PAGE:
Top Strategies to Keep Your Heart Working Right
Top Strategies to Keep Your Heart Working Right
Eat Fewer of the ‘Bad’ Fats
They lurk in some tempting foods, and they spell trouble for your heart. We’re talking about saturated fats that are in foods like burgers, butter, and cream. Also try to get rid of trans fat that may show up in pastries, french fries, and pies. They raise “bad” cholesterol levels in your blood. In the long run, that may clog up your arteries and raise your chance of having heart trouble.
Eat Better Fats
Not all fats are created equal! Some are healthy for your heart. Protect your ticker by making sure your diet includes “unsaturated” fats. You’ll find them in nuts, flaxseeds, avocado, and vegetable oils. Folks who eat lots of fish like salmon, mackerel, and tuna, which are high in omega-3 fatty acids, are less likely to have heart disease. Try to put it on your menu at least twice a week.
Step Up Fitness
Play tennis. Ride your bike. Even walking can help. Any workout that makes your ticker beat faster will lower heart risks like high blood pressure and cholesterol. Aim for 150 minutes of moderate or 75 minutes of vigorous exercise every week. Short on time? Chop up it up into sessions of 10 or 15 minutes. Add in muscle strengthening workouts twice a week.
Pile on Fruits and Veggies
Colorful ones have lots of minerals and nutrients that help keep your blood pressure steady and protect your heart. Get a mix of dark leafy greens like spinach and broccoli, plus red, yellow, and orange fruits and vegetables.
Cut Back on Sugar
Eat a lot of the stuff in soda, candy, and desserts, and you may gain some extra kilos. You put a strain on your heart when you weigh too much.
When you eat a bag of salty pretzels or chips, your body tries to balance out the extra sodium by holding on to more fluid. That boosts your blood volume, which means your heart has to pump harder to push it around your body. Over time, your ticker can get worn out and damaged, leading to heart failure. Cut back to 2,400 milligrams of salt — less than a teaspoon — each day.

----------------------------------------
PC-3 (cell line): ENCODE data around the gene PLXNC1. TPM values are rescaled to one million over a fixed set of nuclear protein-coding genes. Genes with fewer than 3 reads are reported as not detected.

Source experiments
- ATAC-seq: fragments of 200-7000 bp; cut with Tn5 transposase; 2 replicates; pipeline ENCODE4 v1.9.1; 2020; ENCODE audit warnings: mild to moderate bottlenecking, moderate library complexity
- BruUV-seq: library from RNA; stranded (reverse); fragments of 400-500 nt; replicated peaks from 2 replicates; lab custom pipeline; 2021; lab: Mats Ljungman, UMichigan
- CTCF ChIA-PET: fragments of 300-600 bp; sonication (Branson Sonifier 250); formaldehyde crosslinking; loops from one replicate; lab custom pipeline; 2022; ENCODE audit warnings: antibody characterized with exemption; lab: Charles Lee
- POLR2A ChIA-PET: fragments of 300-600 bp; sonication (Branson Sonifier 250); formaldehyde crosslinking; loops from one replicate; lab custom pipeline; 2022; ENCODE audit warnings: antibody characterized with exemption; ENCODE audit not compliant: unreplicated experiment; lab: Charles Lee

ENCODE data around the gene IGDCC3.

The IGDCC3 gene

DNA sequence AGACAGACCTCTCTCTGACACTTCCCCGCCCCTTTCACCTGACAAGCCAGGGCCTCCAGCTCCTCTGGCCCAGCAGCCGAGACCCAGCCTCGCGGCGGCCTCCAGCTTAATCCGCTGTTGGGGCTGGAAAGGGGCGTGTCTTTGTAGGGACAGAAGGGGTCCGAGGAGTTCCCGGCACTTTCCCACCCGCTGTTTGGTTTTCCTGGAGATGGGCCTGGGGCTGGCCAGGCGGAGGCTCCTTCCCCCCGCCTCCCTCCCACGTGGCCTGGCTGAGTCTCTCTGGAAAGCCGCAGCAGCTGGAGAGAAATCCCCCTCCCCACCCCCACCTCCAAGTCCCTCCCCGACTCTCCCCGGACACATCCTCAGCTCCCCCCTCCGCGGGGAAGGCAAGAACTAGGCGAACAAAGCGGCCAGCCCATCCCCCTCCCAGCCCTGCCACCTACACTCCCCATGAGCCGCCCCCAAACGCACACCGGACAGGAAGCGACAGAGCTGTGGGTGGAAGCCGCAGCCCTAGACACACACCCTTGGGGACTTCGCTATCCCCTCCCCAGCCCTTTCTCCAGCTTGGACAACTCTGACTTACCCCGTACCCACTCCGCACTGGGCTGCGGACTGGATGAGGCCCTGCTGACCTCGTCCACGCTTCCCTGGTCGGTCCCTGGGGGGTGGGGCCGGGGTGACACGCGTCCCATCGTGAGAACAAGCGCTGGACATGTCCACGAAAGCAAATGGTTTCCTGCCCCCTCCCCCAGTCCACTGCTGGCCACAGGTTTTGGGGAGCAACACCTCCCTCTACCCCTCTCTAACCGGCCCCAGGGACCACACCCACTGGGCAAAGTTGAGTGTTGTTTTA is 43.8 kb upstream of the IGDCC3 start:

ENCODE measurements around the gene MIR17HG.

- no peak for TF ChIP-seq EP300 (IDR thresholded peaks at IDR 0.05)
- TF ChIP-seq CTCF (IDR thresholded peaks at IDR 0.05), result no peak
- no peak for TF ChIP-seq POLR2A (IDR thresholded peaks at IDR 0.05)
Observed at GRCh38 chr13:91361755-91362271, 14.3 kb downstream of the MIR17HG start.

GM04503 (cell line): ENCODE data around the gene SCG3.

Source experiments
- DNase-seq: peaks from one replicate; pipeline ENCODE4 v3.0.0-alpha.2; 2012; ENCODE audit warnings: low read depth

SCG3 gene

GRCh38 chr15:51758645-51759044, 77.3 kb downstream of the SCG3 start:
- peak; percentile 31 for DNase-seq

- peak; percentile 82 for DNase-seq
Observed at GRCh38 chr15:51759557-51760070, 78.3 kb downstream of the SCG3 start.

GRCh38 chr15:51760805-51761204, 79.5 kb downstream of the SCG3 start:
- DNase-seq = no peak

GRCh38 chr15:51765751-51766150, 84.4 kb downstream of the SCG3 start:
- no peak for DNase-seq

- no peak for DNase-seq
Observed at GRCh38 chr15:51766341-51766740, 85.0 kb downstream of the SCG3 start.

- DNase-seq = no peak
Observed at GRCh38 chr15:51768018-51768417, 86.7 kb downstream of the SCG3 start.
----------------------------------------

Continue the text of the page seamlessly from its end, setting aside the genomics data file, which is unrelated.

If You Smoke, Quit
Add heart trouble to the long list of smoking’s dangers. The chemicals in cigarettes lead to narrowing of your blood vessels. That makes it harder for them to carry blood to your heart and other organs. End your tobacco habit and stay away from smoky places. Second hand smoke is also bad for your health.
Learn Your Numbers
High blood pressure, “bad” cholesterol, and blood sugar raise your risk for heart failure. Get these levels checked when you see your doctor so you can nip problems in the bud..
Too much can raise your blood pressure and put a strain on your blood vessel walls. When you turn to alcohol, junk food, or cigarettes for relief, you raise your chance of having heart trouble even more. Find a healthy way to keep calm. Go for a walk. Do yoga. Meditate. Listen to relaxing music. If stress gets overwhelming, see a therapist or counsellor for help.
Learn Your Family History
Did any of your close relatives have a heart attack? Do either of your parents have heart failure? The answers can give clues to your risk. Genes and lifestyle play roles in heart problems. If you learn that ticker trouble runs in your family, you can work on your diet, exercise habits, and other things that are under your control
Manage Your Health
Do you have diabetes? High blood pressure? High cholesterol? All three conditions can damage your blood vessels and increase your chance of heart problems. See your doctor for regular check-ups. Take medicine if you need it. And make heart-healthy lifestyle changes to manage these and other health problems.
Stick to a Healthy Weight
Piling on the kiols — especially around your middle — is a recipe for trouble. People who are overweight or obese are more likely to have heart risks like high cholesterol, blood pressure, and blood sugar. You can also have a problem with your heart’s left pumping chamber that could lead to heart failure.
A daily glass of red wine might be heart-healthy, but larger amounts aren’t a good idea. Too much drinking can raise your blood pressure, increase levels of fats in your blood, and contribute to heart failure. With your doctor’s OK, you can enjoy wine or beer — in moderation. No more than a glass per day for women, and one to two glasses for men. But if you don’t drink, don’t start.
Get Checked for Sleep Apnea
Does your partner complain that you snore? You could have sleep apnea, a blockage in your airway that pauses your breathing over and over during the night. It’s been linked to high blood pressure, abnormal heart rhythms, heart failure, and stroke. You’re more likely to have this condition if you’re overweight. If you snore, see your doctor for a sleep study. There’s evidence that treating apnea can protect your heart.